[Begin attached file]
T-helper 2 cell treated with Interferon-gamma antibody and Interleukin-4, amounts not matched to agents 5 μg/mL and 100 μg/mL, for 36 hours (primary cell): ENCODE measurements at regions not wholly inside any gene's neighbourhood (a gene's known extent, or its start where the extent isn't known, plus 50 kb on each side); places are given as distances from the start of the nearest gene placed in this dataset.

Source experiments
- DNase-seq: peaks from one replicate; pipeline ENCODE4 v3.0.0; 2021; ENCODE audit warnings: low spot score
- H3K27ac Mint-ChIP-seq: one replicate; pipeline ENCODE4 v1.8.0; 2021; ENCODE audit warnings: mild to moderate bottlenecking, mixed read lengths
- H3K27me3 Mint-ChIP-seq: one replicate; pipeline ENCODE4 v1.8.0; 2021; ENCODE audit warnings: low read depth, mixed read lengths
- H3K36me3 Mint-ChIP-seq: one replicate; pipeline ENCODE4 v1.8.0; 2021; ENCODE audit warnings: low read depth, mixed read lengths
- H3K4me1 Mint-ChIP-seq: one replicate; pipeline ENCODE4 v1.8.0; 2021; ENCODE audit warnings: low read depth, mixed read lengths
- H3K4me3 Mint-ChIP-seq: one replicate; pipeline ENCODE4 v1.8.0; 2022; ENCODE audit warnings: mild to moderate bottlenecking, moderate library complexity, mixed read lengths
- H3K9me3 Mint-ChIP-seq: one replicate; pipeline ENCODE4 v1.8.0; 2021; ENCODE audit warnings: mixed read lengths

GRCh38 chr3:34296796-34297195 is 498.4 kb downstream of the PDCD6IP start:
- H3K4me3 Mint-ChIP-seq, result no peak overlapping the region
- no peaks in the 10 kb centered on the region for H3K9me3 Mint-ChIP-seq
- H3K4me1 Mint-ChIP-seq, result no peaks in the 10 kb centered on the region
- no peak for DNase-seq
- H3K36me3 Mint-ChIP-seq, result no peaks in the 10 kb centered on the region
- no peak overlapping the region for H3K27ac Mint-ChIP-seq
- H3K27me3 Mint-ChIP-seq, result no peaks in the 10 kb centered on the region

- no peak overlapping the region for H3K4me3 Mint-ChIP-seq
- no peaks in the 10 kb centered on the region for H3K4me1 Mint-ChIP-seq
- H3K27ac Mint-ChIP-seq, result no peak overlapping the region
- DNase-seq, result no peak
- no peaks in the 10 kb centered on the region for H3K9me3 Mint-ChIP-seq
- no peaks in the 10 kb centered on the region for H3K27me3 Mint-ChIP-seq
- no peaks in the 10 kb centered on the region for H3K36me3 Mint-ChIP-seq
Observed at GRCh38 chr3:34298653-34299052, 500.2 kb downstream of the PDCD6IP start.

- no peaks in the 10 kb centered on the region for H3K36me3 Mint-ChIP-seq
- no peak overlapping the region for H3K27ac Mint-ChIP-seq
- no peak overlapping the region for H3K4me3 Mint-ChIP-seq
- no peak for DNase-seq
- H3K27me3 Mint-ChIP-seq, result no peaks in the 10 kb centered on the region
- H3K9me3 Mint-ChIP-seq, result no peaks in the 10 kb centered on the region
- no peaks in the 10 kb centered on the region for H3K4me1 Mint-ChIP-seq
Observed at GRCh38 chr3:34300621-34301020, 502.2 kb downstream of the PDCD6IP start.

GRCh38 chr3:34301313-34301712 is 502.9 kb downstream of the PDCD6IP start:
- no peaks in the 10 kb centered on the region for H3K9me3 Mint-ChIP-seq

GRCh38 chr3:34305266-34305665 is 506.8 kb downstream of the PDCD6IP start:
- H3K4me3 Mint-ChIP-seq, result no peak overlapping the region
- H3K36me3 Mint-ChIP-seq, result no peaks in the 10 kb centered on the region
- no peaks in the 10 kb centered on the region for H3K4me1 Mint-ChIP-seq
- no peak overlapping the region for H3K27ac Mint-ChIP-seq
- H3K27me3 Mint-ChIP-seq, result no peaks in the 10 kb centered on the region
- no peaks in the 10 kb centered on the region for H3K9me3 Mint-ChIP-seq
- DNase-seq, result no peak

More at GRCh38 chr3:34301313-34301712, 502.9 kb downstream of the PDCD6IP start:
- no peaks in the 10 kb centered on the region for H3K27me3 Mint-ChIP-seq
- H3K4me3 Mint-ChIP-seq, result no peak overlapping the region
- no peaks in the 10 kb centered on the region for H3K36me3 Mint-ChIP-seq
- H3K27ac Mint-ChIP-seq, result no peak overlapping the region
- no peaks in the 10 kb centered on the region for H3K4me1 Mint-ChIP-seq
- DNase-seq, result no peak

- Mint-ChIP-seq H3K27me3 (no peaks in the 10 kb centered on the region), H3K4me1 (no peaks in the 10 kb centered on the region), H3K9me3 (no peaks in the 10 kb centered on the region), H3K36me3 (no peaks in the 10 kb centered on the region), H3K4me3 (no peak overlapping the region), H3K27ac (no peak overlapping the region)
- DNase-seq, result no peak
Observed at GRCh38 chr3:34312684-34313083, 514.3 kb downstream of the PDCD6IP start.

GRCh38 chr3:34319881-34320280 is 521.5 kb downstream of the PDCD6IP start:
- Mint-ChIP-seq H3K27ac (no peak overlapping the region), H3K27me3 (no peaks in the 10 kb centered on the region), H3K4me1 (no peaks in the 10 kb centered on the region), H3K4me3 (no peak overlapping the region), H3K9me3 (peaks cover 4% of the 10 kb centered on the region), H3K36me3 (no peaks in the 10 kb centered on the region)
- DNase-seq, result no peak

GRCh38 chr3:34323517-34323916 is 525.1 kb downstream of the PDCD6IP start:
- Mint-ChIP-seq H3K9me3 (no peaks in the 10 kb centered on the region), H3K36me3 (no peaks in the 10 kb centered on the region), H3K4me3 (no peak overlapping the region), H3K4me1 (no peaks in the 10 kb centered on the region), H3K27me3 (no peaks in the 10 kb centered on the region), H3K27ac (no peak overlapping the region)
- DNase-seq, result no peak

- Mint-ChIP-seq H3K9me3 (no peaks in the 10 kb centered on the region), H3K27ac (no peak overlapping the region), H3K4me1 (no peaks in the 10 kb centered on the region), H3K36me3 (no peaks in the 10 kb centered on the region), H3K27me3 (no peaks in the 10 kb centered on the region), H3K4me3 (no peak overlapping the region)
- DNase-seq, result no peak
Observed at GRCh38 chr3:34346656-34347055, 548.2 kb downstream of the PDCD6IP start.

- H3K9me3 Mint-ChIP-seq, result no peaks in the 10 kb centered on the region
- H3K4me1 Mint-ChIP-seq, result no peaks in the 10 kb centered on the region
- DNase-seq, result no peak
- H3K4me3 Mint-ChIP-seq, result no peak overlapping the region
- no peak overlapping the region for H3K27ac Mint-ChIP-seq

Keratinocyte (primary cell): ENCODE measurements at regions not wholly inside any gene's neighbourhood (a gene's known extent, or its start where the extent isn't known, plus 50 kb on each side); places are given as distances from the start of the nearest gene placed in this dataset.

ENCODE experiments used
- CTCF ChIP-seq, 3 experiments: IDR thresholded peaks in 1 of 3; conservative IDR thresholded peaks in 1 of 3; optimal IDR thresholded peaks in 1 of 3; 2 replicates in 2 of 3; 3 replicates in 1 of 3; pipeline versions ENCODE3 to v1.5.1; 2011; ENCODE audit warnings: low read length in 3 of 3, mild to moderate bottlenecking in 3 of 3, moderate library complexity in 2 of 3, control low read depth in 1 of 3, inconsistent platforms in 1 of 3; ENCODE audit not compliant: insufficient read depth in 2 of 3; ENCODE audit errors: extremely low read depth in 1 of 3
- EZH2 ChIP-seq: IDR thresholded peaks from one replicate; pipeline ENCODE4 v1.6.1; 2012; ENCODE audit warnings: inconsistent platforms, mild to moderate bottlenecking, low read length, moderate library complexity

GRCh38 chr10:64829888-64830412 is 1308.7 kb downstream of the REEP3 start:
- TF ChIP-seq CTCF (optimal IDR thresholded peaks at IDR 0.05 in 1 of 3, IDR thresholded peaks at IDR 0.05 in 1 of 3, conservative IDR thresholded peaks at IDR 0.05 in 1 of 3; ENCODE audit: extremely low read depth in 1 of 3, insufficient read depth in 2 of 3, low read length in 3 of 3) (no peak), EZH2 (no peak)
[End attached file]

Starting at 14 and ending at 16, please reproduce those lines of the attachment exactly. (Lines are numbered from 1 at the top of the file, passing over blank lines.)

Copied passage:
- no peak for DNase-seq
- H3K36me3 Mint-ChIP-seq, result no peaks in the 10 kb centered on the region
- no peak overlapping the region for H3K27ac Mint-ChIP-seq